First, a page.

Artist Vanessa Baird might just be Norway’s answer to Grayson Perry. Her latest work, a room of provocative wall drawings entitled I don’t want to be anywhere, but here I am, is a technicolour tapestry of smut and gore, with subject matter and scenery running the gamut of entrails and furniture to refugees lost at sea. It’s intriguing and repulsive all at once – and the judges of the 2015 Lorck Schive Art Prize seem to agree, having just awarded Baird this year’s NOK 500,000 ($60,000) award.

Currently on show at the Trondheim Kunstmuseum, the Lorck Schive Art Prize exhibition includes works by Baird and fellow finalists Ane Hjort Guttu, Jana Winderen and Snorre Ytterstad. Although still in its relative infancy – this year is only the second edition – the Lorck Schive Art Prize is nonetheless Norway’s biggest contemporary art award.

Among the finalists’ works, Winderen presented an immersive (if not particularly gripping) sound installation, The Wanderer, made from hydrophone recordings taken in the Atlantic Ocean. Meanwhile, Guttu’s film, Time Passes, traces a student who opts to sit next to a beggar as part of an art project – a biting commentary on the role of art and the artist within political systems – while Ytterstad’s installation Wires and Strings comments on Europe’s refugee crisis.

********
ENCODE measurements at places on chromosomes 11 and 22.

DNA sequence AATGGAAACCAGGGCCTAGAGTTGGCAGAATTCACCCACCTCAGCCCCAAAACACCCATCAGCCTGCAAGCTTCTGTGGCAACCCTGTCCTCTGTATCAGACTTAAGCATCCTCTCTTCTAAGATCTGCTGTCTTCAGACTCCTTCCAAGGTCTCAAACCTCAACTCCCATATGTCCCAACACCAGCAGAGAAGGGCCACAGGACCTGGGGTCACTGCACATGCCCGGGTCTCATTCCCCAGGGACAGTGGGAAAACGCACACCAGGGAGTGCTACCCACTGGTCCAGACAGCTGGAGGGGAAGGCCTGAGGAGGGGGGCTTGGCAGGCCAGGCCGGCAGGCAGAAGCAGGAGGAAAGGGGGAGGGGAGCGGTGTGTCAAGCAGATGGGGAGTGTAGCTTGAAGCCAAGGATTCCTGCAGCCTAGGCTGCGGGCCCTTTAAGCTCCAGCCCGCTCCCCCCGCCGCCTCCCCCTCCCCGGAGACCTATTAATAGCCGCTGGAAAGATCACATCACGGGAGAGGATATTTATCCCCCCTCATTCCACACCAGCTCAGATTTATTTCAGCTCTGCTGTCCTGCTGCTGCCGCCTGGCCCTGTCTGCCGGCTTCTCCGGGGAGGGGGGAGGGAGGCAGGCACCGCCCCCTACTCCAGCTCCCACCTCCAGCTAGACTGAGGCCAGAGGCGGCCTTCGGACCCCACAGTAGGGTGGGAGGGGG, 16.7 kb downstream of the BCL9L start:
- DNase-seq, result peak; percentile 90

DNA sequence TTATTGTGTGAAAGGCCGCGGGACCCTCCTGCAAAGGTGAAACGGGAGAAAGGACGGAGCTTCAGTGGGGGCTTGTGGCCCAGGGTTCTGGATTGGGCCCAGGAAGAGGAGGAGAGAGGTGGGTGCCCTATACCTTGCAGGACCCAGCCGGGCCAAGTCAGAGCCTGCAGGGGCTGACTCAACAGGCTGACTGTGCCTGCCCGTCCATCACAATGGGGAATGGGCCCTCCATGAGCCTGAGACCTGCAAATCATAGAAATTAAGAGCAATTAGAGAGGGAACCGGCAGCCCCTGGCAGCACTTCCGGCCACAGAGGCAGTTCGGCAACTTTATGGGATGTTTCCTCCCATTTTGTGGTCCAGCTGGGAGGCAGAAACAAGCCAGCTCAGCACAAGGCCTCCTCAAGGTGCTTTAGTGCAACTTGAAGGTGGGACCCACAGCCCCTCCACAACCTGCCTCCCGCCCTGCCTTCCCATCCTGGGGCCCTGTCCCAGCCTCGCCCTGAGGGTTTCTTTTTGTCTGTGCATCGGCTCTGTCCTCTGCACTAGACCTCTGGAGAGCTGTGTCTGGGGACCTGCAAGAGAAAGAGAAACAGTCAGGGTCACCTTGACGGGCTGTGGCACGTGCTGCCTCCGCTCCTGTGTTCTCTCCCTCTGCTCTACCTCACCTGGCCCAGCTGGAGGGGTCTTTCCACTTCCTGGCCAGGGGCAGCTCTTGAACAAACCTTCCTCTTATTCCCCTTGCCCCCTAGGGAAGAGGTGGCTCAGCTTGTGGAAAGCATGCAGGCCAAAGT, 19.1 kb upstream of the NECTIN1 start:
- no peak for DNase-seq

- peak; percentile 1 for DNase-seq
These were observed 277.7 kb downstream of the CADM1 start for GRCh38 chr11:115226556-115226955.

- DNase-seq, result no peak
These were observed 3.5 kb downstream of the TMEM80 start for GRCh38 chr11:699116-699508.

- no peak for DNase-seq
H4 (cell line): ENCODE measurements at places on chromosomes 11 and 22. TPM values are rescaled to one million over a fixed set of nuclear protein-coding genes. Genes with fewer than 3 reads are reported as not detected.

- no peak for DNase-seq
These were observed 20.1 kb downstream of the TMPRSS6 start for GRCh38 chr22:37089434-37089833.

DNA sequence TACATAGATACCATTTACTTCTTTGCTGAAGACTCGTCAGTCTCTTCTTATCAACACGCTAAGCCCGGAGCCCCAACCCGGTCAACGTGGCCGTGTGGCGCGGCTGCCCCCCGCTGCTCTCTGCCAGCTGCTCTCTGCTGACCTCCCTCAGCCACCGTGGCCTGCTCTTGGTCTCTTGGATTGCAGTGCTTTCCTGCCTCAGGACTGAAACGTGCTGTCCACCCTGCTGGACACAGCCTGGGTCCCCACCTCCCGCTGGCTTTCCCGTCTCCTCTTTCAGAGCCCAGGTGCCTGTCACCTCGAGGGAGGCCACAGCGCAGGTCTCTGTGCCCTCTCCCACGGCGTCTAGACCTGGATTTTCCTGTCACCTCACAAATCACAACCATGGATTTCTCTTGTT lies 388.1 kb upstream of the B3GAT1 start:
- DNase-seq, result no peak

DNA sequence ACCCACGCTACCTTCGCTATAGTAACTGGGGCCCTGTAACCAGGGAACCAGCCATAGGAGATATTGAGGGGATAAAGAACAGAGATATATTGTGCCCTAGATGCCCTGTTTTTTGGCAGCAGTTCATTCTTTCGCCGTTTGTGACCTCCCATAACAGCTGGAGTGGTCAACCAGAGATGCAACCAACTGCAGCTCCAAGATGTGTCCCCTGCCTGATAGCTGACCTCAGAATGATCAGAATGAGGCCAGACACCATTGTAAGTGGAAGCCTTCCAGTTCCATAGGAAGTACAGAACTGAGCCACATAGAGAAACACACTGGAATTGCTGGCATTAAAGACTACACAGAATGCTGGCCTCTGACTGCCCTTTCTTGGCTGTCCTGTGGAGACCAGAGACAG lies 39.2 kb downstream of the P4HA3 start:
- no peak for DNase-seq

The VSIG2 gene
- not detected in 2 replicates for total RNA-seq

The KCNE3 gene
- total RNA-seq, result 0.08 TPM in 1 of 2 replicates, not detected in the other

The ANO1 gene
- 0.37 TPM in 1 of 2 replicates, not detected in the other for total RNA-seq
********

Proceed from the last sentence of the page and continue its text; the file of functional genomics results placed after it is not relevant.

But it was Baird’s frenetic mural that prevailed, its grotesqueness defiling the pristine gallery space while at the same time serving as the perfect companion piece to Gustav Vigeland’s monumental plaster relief Hell, permanently installed in the same room.

One portion of the mural contains bears an uncanny resemblance to a widely circulated photograph of a drowned Syrian child – entirely coincidental, Baird explains, as the work was created before the tragic image went viral, but poignant nonetheless. Scenes of the sea, which the artist created first, eventually give way to eerie domestic situations. Here, demented fairytale motifs echo her previous works, which have touched on everything from lycanthropy to the Brothers Grimm.

Held biennially, the Lorck Schive Art Prize comprises a shortlist of four finalists whittled down from ten artists, compiled by the Arts Council Norway, Trondheim Kunstmuseum, the Norwegian Curator’s Association and the Norwegian Critics Association. This year’s international jury – Lithuanian curator Raimundas Malašauskas, Norwegian artist Eline Mugaas and Ikon Gallery director Jonathan Watkins – tapped Baird for the top prize, citing her unabashed frankness as a factor, although all four finalists received a substantial stipend towards creating the work for the exhibition.